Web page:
Evidence from the literature regarding the sward characteristics
which determine ingestive behaviour and herbage intake in the grazing
ruminant is contradictory and inconclusive. Variation in sward height has
usually been confounded with concomitant changes in sward density, and
often digestibility, making objective interpretation difficult.
In the current work, a series of grass and cereal swards was
produced using d ifferen t seed rates at sowing in an attem pt to obtain a
large and independent variation in sward height and density. These
swards were grazed within three months of sowing to minimise
differences in maturity and digestibility. A few established ryegrass
swards were also grazed, and in the second of the two experiments
grazing or cutting pre-treatments were employed to increase further the
range of sward conditions.
Experiment 1, run over two grazing seasons, comprised a series of
trials on 33 large plots which were stocked with sheep and cattle (1983)
or just sheep (1984). Swards were grazed down over eight days whilst
changes in sward canopy structure, ingestive behaviour and herbage
intake were measured.
The quantity of cattle data collected was limited, but results for
the sheep clearly indicated that bite weight had the dominant influence
on herbage intake. Bite rate and grazing tim e tended to increase as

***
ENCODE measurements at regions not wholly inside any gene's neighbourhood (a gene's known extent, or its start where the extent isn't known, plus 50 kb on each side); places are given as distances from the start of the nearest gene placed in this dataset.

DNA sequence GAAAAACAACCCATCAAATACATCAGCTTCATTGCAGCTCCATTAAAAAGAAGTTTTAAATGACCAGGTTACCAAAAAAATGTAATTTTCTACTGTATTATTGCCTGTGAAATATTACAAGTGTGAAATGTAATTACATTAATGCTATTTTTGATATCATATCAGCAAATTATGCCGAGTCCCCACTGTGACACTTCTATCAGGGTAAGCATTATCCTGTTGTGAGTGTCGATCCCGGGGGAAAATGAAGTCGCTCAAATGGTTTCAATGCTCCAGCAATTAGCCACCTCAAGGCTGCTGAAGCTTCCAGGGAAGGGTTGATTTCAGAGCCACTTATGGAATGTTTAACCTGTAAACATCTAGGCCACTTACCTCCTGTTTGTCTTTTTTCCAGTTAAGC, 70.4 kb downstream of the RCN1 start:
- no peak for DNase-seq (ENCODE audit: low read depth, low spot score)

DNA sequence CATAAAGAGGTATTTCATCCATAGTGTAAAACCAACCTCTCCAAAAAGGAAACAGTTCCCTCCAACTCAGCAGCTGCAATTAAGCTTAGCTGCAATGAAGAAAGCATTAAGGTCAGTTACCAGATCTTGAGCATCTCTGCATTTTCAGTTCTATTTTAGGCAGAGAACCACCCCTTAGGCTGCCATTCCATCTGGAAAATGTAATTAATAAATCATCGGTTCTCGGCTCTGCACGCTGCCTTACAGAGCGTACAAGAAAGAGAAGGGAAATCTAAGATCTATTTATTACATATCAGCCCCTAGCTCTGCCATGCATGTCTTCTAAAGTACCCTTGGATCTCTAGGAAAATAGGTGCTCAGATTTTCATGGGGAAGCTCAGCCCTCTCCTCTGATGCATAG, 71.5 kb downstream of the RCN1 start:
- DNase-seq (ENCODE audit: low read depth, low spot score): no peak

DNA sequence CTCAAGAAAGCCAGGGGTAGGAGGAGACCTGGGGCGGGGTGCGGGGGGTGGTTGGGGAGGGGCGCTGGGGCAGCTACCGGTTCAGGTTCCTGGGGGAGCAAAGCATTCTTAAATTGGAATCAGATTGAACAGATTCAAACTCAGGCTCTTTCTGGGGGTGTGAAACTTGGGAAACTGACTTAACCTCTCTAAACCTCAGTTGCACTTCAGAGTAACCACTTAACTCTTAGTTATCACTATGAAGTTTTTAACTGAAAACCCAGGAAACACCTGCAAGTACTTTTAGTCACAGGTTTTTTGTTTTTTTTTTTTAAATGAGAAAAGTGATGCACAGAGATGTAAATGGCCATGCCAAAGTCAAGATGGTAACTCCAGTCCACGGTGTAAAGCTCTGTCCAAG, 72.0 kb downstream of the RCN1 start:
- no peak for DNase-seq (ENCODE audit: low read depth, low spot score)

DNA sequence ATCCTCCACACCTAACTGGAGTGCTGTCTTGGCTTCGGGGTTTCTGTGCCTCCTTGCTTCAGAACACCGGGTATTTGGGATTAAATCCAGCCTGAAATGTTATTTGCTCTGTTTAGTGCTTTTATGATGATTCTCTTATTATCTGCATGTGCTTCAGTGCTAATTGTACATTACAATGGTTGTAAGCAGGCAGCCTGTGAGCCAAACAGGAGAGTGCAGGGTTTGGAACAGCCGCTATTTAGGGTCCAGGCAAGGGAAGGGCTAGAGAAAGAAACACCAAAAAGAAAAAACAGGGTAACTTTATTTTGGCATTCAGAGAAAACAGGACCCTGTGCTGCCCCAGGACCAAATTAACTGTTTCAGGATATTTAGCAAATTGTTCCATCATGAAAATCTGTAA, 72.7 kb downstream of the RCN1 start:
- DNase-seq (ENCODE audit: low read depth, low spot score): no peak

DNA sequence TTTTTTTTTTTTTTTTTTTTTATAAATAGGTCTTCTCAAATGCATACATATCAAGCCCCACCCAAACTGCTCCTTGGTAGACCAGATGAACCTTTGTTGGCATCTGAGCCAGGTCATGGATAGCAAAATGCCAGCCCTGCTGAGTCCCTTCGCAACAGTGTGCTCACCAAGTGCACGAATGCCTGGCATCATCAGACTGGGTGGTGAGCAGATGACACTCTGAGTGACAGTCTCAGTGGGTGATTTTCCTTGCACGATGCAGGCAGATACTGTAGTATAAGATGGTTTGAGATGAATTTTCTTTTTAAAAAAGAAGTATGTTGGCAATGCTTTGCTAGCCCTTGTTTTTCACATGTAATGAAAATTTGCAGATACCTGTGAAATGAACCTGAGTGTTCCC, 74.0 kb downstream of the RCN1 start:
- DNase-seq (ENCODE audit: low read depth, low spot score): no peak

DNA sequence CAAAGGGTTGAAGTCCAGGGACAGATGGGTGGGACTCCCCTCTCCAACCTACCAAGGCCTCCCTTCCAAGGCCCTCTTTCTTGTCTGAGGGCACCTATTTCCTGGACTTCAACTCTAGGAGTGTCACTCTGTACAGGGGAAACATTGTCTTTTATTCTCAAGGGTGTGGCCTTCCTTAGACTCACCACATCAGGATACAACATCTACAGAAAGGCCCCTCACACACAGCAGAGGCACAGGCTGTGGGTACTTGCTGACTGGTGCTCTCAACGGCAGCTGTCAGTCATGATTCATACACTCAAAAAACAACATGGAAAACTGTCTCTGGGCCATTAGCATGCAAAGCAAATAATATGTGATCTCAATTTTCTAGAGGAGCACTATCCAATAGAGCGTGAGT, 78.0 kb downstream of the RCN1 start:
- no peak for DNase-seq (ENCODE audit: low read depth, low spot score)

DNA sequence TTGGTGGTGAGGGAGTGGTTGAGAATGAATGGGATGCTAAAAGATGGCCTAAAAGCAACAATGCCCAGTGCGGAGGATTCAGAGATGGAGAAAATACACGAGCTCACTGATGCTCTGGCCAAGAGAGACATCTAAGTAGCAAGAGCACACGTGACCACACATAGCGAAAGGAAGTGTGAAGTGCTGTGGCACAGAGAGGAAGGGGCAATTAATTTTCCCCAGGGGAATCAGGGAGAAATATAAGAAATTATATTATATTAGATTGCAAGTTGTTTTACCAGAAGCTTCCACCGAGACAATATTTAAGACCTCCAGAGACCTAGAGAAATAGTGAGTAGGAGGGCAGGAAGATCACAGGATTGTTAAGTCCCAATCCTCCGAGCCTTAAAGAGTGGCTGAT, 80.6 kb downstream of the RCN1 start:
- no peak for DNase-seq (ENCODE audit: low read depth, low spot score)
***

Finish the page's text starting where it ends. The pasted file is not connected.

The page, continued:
bite weight and intake declined, both during the defoliation of a sward
and when comparing responses between swards. Bite weight was strongly
influenced by bite depth, and the sheep generally grazed deeper, taking
heavier bites, when the sward was taller and more digestible. The bulk
density of the grazed sward stratum had a minor, and unexpectedly
negative, e ffe c t on bite weight. Possible explanations are given.
A substantial proportion of the variance in both bite depth and bite
weight was attributed to undescribed differences between crops. Since
indoor feeding trials did not indicate any intrinsic herbage qualities
which significantly influenced voluntary intake, these differences probably
reflected unmeasured structural variables.
Experiment 2, run in 1984, involved a more controlled approach
than the large plot trials. Sheep w ere confined in cages and allowed to
take only 20 bites from small patches of sward. Measurements of bite
weight, depth, area and volume were related to the characteristics of
seventeen contrasting swards.
Surface height had a strong positive e ffe c t on bite depth, and
consequently bite volume and bite weight both increased on taller
swards. The variables which determined bite area were less obvious, but
within a given grass species bite area appeared to be related positively
to surface height and negatively to the population density of grazed
Grazed stratum bulk density, which varied independently from
surface height, also had a positive e ffe c t on bite weight. The relative
importance of these two key sward variabies in determining bite weight
varied with the range of sward heights under consideration. Their
effects, however, were independent and additive, producing a pianar joint
The advantages of the new grazing cage technique are discussed
and suggestions made for further studies.